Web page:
A new US study has shown that gay teachers are less likely to challenge homophobia in schools for fear of drawing attention to their sexuality and putting their careers at risk.

The study reveals that gay and lesbian teachers are less likely to intervene when they witness homophobic language in classrooms than their heterosexual peers, including when children use the word “gay” as an offensive slur.

Tiffany Wright, who carried out in-depth interviews with more than 350 teachers and principals, said: “Often, LGBT educators are less likely to say something in response to homophobia, because then they might be perceived as gay.”

She added: “They’re fearful for their job, or fearful of the repercussions of being seen as gay.”

Many of the teachers Dr Wright interviewed admitted that they did not feel safe coming out as gay at school.

Two-thirds said that they rarely or never see other teachers intervene when homophobic remarks are made in the staff room.

59 per cent said that they had heard homophobic comments made by other teachers.

Around half of gay teachers said that they did not always challenge homophobic language used by students.

The research on homophobia in US schools follows recent UK based campaigns to eliminate homophobic bullying in wake of the passing of the same sex couples act. Labour leader Ed Miliband recently told PinkNews: “We need to ensure that across the country young people are not subject to homophobic bullying.”

However, very few teachers have come out about their sexualities at school for fear of a negative reaction. School leaders in particular are reluctant to reveal that they are gay.

Dr Wright said that more than a third of the teachers she interviewed were worried that their jobs would be at risk if they came out to other teachers at school.

In addition, 62 per cent worried about losing their jobs if they came out to students. Last year it was revealed that teachers in UK schools are also hesitating to come out because of worries around the reaction from their pupils

According to Dr Wright’s study, more than half of the interviewed teachers also said that they almost never felt comfortable being out when they interacted with parents.

She said: “A lot of folks, theoretically, might be in favour of gay marriage and have liberal views.

“But when you’re talking about their kids, that’s a little different. Then, suddenly, people’s prejudices come out.”

Sue Sanders, co-chair of the UK-based teachers’ association Schools Out, said there is a widespread assumption that if teachers challenge homophobia, they are “outing” themselves.

“When a straight person tackles homophobia, the assumption is that they’re gay,” she said.

“But when you’re a member of a minority group, you’re aware that you’re seeing stuff that people who aren’t members of that minority group might not see.

“You see it around women challenging sexism or black people challenging racism. There’s a fear that people will say that, just because you’re lesbian or gay, you think everyone’s against you.”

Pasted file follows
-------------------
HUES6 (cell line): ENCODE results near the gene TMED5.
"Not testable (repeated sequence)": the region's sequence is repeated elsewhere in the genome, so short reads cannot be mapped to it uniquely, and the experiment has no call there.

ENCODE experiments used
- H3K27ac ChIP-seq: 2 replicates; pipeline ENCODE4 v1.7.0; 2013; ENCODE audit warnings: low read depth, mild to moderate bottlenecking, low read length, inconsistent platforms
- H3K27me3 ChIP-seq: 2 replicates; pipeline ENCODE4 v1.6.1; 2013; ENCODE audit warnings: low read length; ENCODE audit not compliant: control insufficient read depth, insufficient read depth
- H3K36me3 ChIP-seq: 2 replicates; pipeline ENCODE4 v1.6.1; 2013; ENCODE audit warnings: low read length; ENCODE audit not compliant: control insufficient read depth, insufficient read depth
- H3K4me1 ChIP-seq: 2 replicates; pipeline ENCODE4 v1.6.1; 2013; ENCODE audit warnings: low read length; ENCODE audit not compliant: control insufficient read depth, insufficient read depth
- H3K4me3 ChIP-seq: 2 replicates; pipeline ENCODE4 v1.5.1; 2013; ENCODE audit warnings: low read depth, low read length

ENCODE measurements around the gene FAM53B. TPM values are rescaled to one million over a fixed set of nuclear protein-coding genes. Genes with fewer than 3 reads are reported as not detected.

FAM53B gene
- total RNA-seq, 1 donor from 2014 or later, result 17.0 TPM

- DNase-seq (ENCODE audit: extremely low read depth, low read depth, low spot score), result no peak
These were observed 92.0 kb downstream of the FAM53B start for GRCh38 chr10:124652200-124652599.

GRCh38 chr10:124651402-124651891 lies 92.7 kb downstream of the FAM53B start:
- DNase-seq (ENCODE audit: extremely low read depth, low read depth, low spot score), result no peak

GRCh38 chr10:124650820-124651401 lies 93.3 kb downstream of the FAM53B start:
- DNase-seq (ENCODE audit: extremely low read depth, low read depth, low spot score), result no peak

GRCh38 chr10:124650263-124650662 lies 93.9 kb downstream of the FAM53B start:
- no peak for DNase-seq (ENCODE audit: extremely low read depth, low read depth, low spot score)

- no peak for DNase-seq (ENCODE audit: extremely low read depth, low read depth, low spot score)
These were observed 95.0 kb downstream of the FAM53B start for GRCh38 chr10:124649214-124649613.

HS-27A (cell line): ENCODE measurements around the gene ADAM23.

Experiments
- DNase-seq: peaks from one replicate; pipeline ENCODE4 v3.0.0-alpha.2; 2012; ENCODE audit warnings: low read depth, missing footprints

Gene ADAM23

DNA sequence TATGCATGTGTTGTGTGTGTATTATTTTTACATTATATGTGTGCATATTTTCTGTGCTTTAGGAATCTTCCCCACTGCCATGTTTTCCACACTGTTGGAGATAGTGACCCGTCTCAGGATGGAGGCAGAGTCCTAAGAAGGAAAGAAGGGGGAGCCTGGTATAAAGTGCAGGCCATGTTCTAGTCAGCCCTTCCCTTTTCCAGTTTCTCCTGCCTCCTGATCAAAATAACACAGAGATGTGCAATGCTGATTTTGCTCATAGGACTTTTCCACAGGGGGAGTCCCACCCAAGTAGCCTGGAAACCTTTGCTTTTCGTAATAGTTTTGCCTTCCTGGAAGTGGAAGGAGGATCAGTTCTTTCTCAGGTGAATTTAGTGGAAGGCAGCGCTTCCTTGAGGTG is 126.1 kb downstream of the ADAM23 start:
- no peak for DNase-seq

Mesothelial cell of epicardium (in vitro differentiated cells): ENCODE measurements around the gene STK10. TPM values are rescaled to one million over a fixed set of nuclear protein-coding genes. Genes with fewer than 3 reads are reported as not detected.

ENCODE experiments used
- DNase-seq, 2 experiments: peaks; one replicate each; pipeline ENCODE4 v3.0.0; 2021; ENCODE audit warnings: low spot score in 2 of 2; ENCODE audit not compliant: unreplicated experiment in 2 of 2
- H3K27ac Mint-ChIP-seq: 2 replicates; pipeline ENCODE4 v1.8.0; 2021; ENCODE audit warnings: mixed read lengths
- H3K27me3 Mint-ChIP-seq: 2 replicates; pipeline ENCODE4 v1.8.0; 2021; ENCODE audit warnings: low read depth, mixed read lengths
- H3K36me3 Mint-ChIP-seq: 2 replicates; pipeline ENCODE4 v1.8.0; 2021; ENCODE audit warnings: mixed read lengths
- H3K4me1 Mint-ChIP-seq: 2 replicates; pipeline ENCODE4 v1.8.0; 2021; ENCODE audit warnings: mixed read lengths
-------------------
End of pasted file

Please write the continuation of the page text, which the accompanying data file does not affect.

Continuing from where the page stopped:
Dr Wright’s research paper cites an example from her own time spent as a teacher, where she recounts how a fellow teacher used the phrase “this is so gay” to mean “this is so stupid” in front of a classroom full of students.

“We grew up in an era when gay equalled bad,” Dr Wright said. “That’s so ingrained in so many people. We’ve made a lot of progress since then, but the language has just been pervasive.”

Earlier this month, England’s education secretary Michael Gove condemned the use of the word “gay” as a playground insult, calling it “outrageous and medieval”.

Wes Streeting, Stonewall’s Head of Education, said: “Homophobic bullying is much more prevalent in schools where teachers don’t challenge homophobic language. If the teachers themselves are using such language, goodness knows what the effect would be on gay pupils.”

Professor Ian Rivers, who researches homophobic bullying for Brunel University in London, said that school leaders often expect openly gay teachers to lead classroom discussions about LGBT issues.

“This is actually where headteachers are missing a trick,” he said. “They need stereotypically heterosexual teachers to engage with these issues – show that it’s unacceptable for anyone to display any kind of homophobia.”

“Any kid can get called gay,” Professor Rivers added. “If they’re good at something, if they’re bad at something. If they’re a bit different. It doesn’t matter.

“It’s the one abusive term where it’s very difficult to demonstrate that you’re not. How do you demonstrate that you’re not gay?”

Last year, The School Report, by Stonewall, found that 96% of gay school pupils had heard homophobic language such as the words “poof” or “lezza”, and that such behaviour is often unacknowledged by teachers.

It was also revealed in March that gay student athletes in the US are twice as likely to get bullied compared to their straight teammates.